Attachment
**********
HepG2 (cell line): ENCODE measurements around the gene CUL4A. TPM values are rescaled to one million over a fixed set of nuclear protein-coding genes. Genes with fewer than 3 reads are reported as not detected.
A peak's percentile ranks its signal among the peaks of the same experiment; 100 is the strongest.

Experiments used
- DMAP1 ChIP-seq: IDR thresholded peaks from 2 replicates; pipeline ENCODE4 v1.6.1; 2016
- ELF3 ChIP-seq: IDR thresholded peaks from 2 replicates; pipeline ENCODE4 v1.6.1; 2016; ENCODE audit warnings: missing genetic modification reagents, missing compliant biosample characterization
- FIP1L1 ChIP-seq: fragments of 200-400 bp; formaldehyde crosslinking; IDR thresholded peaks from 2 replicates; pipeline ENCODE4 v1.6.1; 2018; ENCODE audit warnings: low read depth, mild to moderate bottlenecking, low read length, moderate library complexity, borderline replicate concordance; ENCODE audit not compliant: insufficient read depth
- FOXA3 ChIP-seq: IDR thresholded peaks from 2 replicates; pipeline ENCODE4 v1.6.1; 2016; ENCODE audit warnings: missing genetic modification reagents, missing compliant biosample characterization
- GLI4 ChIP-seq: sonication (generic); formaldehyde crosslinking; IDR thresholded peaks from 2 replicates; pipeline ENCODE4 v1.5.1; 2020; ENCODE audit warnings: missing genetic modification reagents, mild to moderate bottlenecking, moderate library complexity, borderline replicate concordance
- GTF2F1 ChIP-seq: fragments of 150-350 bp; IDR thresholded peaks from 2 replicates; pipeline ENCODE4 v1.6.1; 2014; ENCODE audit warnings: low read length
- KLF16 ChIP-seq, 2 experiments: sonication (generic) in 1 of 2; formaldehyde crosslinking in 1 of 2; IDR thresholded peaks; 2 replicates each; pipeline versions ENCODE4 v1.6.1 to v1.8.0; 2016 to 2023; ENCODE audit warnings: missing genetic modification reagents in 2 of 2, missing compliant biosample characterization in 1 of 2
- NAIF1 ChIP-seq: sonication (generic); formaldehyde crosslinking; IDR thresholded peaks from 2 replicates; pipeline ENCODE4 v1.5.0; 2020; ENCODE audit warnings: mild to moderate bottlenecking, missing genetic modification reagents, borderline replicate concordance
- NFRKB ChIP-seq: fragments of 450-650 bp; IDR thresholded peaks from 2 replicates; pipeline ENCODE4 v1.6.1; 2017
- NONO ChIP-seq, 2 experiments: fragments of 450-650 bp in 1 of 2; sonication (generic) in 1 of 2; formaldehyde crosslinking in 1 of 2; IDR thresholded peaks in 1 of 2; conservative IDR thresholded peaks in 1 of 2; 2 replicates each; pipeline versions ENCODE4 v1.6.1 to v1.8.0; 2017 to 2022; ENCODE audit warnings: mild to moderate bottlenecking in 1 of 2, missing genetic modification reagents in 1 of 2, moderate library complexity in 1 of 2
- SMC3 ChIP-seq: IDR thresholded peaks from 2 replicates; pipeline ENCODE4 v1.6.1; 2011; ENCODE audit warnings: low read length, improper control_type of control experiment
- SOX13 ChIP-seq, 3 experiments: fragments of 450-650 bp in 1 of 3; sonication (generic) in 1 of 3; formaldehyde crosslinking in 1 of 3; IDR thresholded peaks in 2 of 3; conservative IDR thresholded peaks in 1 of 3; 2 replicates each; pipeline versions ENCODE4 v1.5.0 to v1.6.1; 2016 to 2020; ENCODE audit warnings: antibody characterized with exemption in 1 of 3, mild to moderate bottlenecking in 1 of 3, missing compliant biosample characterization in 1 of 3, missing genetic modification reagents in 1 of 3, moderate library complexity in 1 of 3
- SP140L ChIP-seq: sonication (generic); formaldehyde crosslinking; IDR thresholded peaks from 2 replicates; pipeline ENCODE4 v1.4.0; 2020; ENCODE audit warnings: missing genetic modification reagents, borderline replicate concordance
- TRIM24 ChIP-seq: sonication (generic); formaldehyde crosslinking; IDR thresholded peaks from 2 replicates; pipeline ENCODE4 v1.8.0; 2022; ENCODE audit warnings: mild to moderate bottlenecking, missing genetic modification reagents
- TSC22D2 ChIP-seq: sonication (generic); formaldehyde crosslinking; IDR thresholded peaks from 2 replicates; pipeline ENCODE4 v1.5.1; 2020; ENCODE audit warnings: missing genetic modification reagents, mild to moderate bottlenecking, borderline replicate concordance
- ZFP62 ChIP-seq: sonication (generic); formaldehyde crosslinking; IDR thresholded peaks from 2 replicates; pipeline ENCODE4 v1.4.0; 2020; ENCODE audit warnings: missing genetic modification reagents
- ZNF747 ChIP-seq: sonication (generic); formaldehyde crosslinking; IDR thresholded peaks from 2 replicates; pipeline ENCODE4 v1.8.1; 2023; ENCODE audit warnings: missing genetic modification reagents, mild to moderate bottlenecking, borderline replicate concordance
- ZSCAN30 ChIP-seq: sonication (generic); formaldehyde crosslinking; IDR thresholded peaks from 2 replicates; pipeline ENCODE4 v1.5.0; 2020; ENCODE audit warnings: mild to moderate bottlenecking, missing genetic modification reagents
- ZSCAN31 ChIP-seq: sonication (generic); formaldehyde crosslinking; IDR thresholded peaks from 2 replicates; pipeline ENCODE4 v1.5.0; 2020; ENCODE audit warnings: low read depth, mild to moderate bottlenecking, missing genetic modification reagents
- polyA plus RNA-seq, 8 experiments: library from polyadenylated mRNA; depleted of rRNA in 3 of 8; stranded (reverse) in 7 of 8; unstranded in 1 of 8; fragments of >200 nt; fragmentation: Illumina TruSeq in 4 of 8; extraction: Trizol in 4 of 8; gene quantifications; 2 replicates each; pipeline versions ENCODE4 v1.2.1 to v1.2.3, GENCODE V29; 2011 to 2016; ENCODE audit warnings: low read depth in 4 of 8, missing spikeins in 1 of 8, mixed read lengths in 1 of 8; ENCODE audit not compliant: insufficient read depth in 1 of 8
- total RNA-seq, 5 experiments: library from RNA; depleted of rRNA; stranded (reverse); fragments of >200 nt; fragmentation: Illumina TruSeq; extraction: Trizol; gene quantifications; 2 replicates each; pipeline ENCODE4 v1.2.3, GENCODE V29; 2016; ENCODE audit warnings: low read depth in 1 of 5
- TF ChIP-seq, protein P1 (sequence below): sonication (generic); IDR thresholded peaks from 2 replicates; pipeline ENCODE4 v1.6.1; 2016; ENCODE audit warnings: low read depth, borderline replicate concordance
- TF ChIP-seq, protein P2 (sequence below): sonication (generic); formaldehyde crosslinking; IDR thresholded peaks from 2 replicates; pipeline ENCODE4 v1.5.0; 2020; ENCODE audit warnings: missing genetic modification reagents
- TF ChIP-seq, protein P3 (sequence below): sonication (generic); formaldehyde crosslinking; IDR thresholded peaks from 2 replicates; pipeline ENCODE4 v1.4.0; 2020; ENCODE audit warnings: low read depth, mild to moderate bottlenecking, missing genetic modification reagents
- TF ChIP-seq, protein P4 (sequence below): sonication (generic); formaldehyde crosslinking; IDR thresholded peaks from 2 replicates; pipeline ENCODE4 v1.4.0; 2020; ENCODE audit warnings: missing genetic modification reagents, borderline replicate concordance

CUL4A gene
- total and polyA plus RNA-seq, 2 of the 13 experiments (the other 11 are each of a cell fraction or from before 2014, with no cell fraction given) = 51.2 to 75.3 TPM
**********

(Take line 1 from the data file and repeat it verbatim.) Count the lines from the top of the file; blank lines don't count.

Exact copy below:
HepG2 (cell line): ENCODE measurements around the gene CUL4A. TPM values are rescaled to one million over a fixed set of nuclear protein-coding genes. Genes with fewer than 3 reads are reported as not detected.